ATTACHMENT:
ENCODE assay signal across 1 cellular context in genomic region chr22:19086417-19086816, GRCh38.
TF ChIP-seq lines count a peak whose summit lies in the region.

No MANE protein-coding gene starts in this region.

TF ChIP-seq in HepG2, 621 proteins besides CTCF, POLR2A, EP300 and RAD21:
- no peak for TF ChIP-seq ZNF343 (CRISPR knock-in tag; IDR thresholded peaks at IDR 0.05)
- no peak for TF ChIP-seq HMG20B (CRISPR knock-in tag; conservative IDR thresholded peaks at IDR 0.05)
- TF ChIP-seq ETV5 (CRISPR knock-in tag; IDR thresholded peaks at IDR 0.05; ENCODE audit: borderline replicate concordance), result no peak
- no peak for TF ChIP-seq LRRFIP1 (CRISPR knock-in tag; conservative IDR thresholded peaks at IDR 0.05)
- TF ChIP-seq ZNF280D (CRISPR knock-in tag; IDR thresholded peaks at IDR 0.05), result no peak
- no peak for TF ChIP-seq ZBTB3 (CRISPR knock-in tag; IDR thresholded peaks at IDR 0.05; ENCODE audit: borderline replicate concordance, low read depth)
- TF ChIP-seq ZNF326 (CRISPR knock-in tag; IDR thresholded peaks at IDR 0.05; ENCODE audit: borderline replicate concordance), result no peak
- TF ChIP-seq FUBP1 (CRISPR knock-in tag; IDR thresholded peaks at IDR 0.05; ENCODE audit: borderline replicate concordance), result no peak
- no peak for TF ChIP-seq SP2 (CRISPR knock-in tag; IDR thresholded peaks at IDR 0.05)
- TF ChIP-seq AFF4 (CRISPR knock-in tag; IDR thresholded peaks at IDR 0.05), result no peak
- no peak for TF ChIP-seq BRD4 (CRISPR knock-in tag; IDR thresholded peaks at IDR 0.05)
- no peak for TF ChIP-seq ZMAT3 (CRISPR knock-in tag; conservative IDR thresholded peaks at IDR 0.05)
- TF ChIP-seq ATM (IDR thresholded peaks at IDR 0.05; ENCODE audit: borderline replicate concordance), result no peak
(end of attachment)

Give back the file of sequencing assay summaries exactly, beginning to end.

ENCODE assay signal across 1 cellular context in genomic region chr22:19086417-19086816, GRCh38.
TF ChIP-seq lines count a peak whose summit lies in the region.

No MANE protein-coding gene starts in this region.

TF ChIP-seq in HepG2, 621 proteins besides CTCF, POLR2A, EP300 and RAD21:
- no peak for TF ChIP-seq ZNF343 (CRISPR knock-in tag; IDR thresholded peaks at IDR 0.05)
- no peak for TF ChIP-seq HMG20B (CRISPR knock-in tag; conservative IDR thresholded peaks at IDR 0.05)
- TF ChIP-seq ETV5 (CRISPR knock-in tag; IDR thresholded peaks at IDR 0.05; ENCODE audit: borderline replicate concordance), result no peak
- no peak for TF ChIP-seq LRRFIP1 (CRISPR knock-in tag; conservative IDR thresholded peaks at IDR 0.05)
- TF ChIP-seq ZNF280D (CRISPR knock-in tag; IDR thresholded peaks at IDR 0.05), result no peak
- no peak for TF ChIP-seq ZBTB3 (CRISPR knock-in tag; IDR thresholded peaks at IDR 0.05; ENCODE audit: borderline replicate concordance, low read depth)
- TF ChIP-seq ZNF326 (CRISPR knock-in tag; IDR thresholded peaks at IDR 0.05; ENCODE audit: borderline replicate concordance), result no peak
- TF ChIP-seq FUBP1 (CRISPR knock-in tag; IDR thresholded peaks at IDR 0.05; ENCODE audit: borderline replicate concordance), result no peak
- no peak for TF ChIP-seq SP2 (CRISPR knock-in tag; IDR thresholded peaks at IDR 0.05)
- TF ChIP-seq AFF4 (CRISPR knock-in tag; IDR thresholded peaks at IDR 0.05), result no peak
- no peak for TF ChIP-seq BRD4 (CRISPR knock-in tag; IDR thresholded peaks at IDR 0.05)
- no peak for TF ChIP-seq ZMAT3 (CRISPR knock-in tag; conservative IDR thresholded peaks at IDR 0.05)
- TF ChIP-seq ATM (IDR thresholded peaks at IDR 0.05; ENCODE audit: borderline replicate concordance), result no peak